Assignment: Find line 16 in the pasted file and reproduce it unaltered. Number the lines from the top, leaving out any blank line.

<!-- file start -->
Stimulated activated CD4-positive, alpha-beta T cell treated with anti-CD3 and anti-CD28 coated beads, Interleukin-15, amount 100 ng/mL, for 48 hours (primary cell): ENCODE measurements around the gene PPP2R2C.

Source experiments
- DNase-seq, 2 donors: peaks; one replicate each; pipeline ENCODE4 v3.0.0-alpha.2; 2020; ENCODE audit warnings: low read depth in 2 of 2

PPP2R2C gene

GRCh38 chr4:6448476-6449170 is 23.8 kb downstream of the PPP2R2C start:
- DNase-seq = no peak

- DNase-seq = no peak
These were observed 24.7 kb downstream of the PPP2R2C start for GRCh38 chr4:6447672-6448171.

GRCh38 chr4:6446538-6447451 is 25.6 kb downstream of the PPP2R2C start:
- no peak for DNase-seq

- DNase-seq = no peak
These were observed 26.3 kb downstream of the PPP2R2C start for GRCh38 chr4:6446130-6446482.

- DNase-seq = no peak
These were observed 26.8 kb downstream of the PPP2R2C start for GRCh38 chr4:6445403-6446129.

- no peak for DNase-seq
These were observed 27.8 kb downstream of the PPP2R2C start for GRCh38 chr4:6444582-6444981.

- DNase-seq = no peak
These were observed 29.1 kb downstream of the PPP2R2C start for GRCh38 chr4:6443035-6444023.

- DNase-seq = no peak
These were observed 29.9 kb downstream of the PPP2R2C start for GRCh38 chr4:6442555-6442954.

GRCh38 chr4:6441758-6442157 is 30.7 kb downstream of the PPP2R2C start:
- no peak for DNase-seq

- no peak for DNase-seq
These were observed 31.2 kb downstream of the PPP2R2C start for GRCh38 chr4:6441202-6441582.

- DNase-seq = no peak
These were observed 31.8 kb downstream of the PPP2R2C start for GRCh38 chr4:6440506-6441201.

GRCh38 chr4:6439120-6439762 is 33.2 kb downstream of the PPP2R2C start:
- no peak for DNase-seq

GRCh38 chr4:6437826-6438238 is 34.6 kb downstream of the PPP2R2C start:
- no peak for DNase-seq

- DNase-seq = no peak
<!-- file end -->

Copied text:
These were observed 27.8 kb downstream of the PPP2R2C start for GRCh38 chr4:6444582-6444981.